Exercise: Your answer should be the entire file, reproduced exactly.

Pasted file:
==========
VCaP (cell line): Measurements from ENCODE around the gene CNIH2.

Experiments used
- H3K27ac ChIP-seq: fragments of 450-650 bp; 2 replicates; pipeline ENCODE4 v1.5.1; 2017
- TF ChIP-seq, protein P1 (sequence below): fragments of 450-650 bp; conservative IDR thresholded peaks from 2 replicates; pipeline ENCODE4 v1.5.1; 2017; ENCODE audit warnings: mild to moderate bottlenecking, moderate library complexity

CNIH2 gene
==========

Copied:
VCaP (cell line): Measurements from ENCODE around the gene CNIH2.

Experiments used
- H3K27ac ChIP-seq: fragments of 450-650 bp; 2 replicates; pipeline ENCODE4 v1.5.1; 2017
- TF ChIP-seq, protein P1 (sequence below): fragments of 450-650 bp; conservative IDR thresholded peaks from 2 replicates; pipeline ENCODE4 v1.5.1; 2017; ENCODE audit warnings: mild to moderate bottlenecking, moderate library complexity

CNIH2 gene